Lorelai and the High Road

What does a thirty year old man do at 9:00AM when he realizes his paralyzing anxiety is rooted in an incessant search for approval from others? He smokes a bowl of weed, drinks five cups of coffee, and checks in with the Gilmore Girls. Why? Because he doesn’t know how to work on cars. Besides, it’s a different era from the one in which our fathers came of age. Cars today run on magic and no one understands how they work.

Now, you’re probably reading this and thinking, This guy is adorable! The absolute cutest! Boyish charm aside, I have something serious to say about my anxiety and why I think Lorelai Gilmore will help me even more than my ten years in therapy.

I have to admit that the first time I tried to watch an episode with Kristie, I was a real Luke about the whole thing. I kept thinking, Coffee and cheese fries coupled with a total disregard for aerobic training! These Gilmore Girls are gonna die from issues related to cardiovascular disease before the third season even starts. On top of that, the show seemed entirely vaginal. I felt like I was watching a vagina queef and menstruate simultaneously in slow motion over and over again. Call in the blood spatter analysts.

Then something happened. Netflix presented Gilmore Girls: A Year in the Life. I had only just returned from the out building, aka the place I smoke pot so Kristie doesn’t have to smell it. I told her I would watch it with her in order to keep the marriage alive. (Good move. We’re still together.) And I’ll be goddamned if a seed wasn’t planted deep inside of me that very day. I don’t mean the genetically modified, Monsanto kind of seed that causes babies to be born with one eye and two dicks. Rather, it was a seed of understanding and much needed self-awareness.

I’m in desperate need of approval from others. So much so, that I can’t tolerate the idea of someone not liking me for almost any reason at all. Approval is my key driver, and without it I become paralyzed. Actually, I become obsessive, resentful, angry, and,sometime after that, paralyzed.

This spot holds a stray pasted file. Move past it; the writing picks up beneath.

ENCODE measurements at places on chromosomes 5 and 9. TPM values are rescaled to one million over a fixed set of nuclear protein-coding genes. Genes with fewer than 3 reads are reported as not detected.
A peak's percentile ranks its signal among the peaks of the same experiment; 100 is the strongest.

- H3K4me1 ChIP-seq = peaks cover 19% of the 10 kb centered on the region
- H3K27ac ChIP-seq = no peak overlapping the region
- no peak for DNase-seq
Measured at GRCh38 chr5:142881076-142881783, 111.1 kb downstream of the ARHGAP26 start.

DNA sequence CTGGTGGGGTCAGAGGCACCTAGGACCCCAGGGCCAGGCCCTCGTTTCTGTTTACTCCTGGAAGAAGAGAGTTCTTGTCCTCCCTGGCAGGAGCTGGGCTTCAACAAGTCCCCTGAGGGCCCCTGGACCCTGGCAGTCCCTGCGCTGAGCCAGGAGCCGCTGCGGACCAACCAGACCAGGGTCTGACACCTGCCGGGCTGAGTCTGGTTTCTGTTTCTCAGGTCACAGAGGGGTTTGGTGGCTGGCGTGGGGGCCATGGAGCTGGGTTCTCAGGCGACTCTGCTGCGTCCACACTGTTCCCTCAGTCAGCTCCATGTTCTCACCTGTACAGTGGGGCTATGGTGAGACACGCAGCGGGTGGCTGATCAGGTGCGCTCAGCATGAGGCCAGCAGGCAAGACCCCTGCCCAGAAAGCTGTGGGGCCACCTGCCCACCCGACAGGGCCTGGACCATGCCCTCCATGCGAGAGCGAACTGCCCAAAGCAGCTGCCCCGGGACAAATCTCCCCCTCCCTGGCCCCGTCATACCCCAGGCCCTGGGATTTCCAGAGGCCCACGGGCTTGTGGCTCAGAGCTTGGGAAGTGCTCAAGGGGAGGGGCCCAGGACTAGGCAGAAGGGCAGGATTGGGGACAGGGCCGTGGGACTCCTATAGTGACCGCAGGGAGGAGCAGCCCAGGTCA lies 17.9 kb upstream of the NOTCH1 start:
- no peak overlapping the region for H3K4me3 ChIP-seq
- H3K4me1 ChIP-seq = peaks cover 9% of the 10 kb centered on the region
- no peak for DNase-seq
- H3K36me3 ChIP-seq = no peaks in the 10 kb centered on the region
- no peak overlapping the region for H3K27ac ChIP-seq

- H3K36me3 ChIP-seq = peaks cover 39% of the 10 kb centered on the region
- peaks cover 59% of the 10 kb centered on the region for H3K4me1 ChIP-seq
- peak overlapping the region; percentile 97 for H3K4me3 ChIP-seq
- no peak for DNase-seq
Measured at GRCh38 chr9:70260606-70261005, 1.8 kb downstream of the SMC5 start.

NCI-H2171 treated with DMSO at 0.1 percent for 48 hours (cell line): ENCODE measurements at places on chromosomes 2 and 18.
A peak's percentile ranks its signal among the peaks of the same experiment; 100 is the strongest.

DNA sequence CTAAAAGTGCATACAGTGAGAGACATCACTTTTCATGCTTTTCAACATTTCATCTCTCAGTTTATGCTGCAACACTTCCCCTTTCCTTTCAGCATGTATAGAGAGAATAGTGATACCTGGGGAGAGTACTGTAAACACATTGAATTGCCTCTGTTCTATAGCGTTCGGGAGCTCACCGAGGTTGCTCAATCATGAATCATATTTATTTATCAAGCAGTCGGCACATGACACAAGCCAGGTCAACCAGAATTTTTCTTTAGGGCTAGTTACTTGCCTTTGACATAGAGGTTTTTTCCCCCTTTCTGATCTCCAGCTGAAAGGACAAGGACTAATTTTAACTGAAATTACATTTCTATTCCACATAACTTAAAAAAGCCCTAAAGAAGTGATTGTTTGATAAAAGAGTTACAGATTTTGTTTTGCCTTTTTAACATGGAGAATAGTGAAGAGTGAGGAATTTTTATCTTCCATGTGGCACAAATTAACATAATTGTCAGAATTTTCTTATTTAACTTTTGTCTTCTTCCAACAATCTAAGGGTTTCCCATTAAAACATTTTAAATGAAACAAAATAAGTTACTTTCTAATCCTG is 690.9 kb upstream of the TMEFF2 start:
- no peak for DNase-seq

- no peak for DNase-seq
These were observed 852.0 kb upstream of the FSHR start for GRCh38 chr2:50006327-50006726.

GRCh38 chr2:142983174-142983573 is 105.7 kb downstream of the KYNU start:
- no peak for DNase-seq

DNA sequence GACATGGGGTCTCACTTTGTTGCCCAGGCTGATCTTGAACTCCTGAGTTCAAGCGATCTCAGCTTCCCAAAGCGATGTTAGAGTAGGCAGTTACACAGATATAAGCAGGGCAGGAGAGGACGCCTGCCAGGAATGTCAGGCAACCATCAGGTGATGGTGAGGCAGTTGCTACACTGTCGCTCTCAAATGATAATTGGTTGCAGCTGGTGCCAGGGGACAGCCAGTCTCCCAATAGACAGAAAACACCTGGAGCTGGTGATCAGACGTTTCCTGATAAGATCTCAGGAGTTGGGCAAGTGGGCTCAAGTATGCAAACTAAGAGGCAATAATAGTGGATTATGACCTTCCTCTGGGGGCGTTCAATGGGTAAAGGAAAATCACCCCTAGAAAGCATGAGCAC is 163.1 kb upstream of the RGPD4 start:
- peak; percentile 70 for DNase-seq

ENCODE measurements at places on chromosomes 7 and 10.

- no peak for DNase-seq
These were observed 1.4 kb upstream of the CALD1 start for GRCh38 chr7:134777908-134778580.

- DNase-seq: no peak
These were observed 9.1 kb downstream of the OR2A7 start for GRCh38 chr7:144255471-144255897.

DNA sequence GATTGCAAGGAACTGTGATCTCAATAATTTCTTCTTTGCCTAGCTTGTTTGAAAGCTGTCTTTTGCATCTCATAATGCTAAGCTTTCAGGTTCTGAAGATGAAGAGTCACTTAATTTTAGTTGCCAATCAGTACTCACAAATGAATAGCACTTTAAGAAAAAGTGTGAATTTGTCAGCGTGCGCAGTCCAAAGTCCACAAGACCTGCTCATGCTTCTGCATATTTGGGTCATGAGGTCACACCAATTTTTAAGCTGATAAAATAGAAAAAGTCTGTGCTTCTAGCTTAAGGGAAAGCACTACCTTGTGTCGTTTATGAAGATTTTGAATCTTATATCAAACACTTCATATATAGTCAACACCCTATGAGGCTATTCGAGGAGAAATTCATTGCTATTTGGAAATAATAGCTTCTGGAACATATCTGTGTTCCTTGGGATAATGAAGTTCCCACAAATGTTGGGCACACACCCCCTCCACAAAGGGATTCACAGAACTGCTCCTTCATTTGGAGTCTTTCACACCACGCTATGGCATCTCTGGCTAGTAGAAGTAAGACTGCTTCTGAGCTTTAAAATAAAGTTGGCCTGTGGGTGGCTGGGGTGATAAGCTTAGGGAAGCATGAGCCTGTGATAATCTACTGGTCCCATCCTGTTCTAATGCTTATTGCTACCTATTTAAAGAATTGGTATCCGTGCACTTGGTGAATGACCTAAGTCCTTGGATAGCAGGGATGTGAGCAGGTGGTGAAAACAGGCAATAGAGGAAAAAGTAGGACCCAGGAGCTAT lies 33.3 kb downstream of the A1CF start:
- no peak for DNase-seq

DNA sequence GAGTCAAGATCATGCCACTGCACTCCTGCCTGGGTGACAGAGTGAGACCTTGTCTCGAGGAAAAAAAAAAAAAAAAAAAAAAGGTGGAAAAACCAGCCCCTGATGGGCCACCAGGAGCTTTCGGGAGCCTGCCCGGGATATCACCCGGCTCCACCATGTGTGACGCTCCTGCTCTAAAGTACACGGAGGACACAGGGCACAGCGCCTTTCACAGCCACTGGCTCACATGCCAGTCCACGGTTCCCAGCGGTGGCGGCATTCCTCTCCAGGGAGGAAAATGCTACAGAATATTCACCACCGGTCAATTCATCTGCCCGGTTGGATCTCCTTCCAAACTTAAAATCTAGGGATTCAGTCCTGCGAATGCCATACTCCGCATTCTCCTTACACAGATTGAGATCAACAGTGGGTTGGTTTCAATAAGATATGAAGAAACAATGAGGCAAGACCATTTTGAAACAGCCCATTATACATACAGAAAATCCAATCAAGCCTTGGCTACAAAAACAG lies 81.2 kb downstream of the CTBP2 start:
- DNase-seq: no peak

I don’t know how it happened. My best guess is that it’s a product of an evangelical upbringing. The emphasis on the superiority of god’s will over my own will conditioned me to seek external sources of approval. Over the course of time, I transferred this power from the idea of god to people. I did it for so long that I eventually lost touch with my own values and interests. Building your life around your values and interests is essential for happiness and fulfillment. Otherwise, you end up feeling detached and thinking you’ve disappointed everyone anyway. That’s how I ended up high as fuck and running a Gilmore Girl’s marathon.

At thirty I’m figuring things out. It’s nice. It’s often painful, but I’m not paralyzed anymore. I’m moving forward. I see what I’m doing to myself everytime I make a major decision hoping it will make a boss or a family member like me more. I see it, and I’m ready to stop it. I’m capable of stopping it. I’m ready to see the person I’ll be and the life I’ll build when I try to live up to my own expectations instead of everyone else’s.

At sixteen, Lorelai Gilmore had a baby and a job at an inn. From there, she built a life that she loved. She did things on her own terms. She upset a lot of people, but at the end of the day that didn’t matter. She didn’t need their approval. That means a lot to me right now. I’ve built almost everything in my life around gaining approval from other people. In this moment, I need a role model who can show me what it means to not care about what everyone else thinks.

I know I’ll get there, and people will probably say, There’s Jeremiah. He’s a real Lorelai. However, it won’t matter what they say because I won’t need anyone’s approval.


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